Looking at publicly available data (CRTC Financial Summaries), in 2013 (the year Rogers Communications signed the deal, and the last calendar year during which they were not national rights holders) total revenue for Sportsnet was just under $253.4M (please note that I’ve rounded figures for easier consumption). Total national advertising revenue was $68.9M. Expenses came in at $194.6M. After interest expenses and other adjustments Sportsnet posted a pre NHL deal profit of $56.8M. Fast forward to 2018 (the last year for which financials are available) and the numbers look like this: Total revenues of $574.6M, total expenses of $435.8M and a pre-tax profit of $130.5M. That’s an increase in pre-tax profits of 143% from the last full year during which the network didn’t have the NHL deal (2013) up until the conclusion of 2018. National advertising revenues rose from $68.9M to $230.4M (an increase of 234%). Doesn’t sound bad to me. If your broker was getting you that rate of return you’d be ordering the granite and commissioning a statue of you on your knees thanking him or her. Here’s how pre-tax profit has filtered down since 2015 (the first full calendar year of the NHL deal) up until the end of 2018:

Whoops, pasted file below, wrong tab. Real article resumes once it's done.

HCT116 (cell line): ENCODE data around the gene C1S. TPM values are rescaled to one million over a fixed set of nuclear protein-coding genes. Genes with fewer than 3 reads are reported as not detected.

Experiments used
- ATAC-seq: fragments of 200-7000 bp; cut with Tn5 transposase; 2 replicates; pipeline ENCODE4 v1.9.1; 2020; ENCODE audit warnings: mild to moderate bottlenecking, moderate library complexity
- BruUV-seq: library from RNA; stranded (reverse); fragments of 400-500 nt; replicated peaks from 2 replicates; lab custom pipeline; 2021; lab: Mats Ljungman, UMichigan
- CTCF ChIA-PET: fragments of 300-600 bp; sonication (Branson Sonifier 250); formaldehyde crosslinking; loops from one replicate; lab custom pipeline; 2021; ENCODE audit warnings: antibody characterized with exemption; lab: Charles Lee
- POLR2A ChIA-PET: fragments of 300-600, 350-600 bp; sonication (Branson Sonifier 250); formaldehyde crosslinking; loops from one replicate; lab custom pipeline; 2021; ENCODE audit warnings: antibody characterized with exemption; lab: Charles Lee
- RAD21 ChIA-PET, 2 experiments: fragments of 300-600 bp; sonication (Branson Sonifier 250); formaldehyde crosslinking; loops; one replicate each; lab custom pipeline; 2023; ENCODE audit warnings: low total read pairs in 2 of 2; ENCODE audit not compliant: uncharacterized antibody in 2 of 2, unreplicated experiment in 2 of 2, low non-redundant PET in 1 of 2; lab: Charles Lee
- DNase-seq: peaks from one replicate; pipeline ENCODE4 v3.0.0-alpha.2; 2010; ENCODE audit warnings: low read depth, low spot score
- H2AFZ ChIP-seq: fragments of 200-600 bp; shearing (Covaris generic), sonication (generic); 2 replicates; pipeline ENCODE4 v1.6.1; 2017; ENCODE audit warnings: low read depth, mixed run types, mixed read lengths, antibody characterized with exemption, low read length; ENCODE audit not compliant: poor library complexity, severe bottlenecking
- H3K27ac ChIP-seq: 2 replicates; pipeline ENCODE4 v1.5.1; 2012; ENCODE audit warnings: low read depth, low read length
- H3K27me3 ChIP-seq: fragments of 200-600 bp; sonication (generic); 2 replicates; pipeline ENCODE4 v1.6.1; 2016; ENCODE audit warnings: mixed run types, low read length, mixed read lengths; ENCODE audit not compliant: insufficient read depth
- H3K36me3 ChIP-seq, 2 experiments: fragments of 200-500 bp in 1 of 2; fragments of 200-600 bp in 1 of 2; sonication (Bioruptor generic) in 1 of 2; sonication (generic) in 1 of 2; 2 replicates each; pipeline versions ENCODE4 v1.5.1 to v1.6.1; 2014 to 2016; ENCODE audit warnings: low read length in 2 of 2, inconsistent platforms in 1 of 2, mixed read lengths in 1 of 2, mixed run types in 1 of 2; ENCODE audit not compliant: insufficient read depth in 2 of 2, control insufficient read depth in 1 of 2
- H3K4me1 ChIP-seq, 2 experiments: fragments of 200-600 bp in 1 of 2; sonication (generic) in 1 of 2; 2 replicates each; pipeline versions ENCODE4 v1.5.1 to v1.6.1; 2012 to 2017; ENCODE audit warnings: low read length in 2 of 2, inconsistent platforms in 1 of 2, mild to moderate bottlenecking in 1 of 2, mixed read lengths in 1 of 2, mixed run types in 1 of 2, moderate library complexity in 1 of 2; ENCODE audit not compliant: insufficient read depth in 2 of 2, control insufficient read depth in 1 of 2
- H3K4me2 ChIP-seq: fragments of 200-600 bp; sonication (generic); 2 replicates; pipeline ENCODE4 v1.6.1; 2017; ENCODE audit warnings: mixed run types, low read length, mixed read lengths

• 2015: $53.8M
  • 2016: $93.6M
  • 2017: $106.5M
  • 2018: $130.5M